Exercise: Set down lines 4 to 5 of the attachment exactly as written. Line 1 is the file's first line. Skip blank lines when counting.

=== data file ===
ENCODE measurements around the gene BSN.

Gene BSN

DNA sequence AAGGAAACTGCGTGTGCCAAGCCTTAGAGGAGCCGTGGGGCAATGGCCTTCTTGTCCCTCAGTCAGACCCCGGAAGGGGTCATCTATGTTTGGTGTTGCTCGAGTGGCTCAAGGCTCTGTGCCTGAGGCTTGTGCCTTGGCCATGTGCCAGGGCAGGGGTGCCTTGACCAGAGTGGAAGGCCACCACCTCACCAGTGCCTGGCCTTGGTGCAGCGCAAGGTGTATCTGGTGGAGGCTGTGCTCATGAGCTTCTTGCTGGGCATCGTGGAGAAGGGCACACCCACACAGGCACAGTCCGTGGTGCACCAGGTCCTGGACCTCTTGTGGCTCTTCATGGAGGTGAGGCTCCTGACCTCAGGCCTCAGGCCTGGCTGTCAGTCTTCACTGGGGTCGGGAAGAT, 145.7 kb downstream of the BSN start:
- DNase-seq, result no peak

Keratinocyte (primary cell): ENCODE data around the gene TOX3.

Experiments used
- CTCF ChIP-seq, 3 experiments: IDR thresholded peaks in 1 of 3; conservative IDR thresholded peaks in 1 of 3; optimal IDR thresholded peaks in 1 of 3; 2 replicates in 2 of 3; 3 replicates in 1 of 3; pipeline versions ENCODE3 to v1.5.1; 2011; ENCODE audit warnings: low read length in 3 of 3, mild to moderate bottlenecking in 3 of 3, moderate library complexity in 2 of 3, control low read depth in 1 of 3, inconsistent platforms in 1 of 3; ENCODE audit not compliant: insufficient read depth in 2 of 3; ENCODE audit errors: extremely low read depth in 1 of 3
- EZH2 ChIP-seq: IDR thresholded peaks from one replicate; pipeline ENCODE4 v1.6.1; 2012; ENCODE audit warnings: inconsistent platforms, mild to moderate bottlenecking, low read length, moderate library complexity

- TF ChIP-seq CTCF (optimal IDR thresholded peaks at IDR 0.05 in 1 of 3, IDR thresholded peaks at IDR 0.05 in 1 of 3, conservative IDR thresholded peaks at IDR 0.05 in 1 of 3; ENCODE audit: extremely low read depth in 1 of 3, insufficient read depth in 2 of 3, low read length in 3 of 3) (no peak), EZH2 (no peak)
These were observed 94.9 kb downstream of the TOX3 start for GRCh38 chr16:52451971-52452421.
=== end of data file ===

- DNase-seq, result no peak

Keratinocyte (primary cell): ENCODE data around the gene TOX3.